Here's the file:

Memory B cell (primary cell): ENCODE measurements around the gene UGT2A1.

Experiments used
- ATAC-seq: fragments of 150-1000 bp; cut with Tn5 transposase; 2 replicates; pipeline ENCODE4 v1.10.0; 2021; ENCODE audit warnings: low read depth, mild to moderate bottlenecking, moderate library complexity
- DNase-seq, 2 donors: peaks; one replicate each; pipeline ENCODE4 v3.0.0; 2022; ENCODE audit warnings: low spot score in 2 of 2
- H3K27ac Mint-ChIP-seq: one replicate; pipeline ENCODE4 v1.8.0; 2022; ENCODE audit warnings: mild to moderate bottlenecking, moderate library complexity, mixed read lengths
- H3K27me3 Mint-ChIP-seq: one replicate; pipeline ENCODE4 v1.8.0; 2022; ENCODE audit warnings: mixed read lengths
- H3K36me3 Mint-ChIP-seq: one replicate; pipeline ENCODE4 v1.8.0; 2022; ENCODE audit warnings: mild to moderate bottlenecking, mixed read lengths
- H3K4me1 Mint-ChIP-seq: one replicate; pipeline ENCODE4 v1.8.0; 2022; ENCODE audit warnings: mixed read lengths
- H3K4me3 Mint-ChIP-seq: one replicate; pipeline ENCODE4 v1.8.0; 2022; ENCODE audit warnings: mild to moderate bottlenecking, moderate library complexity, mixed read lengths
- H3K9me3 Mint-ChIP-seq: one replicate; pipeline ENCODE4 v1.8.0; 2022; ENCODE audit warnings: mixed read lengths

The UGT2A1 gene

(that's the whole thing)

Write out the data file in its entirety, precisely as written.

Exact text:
Memory B cell (primary cell): ENCODE measurements around the gene UGT2A1.

Experiments used
- ATAC-seq: fragments of 150-1000 bp; cut with Tn5 transposase; 2 replicates; pipeline ENCODE4 v1.10.0; 2021; ENCODE audit warnings: low read depth, mild to moderate bottlenecking, moderate library complexity
- DNase-seq, 2 donors: peaks; one replicate each; pipeline ENCODE4 v3.0.0; 2022; ENCODE audit warnings: low spot score in 2 of 2
- H3K27ac Mint-ChIP-seq: one replicate; pipeline ENCODE4 v1.8.0; 2022; ENCODE audit warnings: mild to moderate bottlenecking, moderate library complexity, mixed read lengths
- H3K27me3 Mint-ChIP-seq: one replicate; pipeline ENCODE4 v1.8.0; 2022; ENCODE audit warnings: mixed read lengths
- H3K36me3 Mint-ChIP-seq: one replicate; pipeline ENCODE4 v1.8.0; 2022; ENCODE audit warnings: mild to moderate bottlenecking, mixed read lengths
- H3K4me1 Mint-ChIP-seq: one replicate; pipeline ENCODE4 v1.8.0; 2022; ENCODE audit warnings: mixed read lengths
- H3K4me3 Mint-ChIP-seq: one replicate; pipeline ENCODE4 v1.8.0; 2022; ENCODE audit warnings: mild to moderate bottlenecking, moderate library complexity, mixed read lengths
- H3K9me3 Mint-ChIP-seq: one replicate; pipeline ENCODE4 v1.8.0; 2022; ENCODE audit warnings: mixed read lengths

The UGT2A1 gene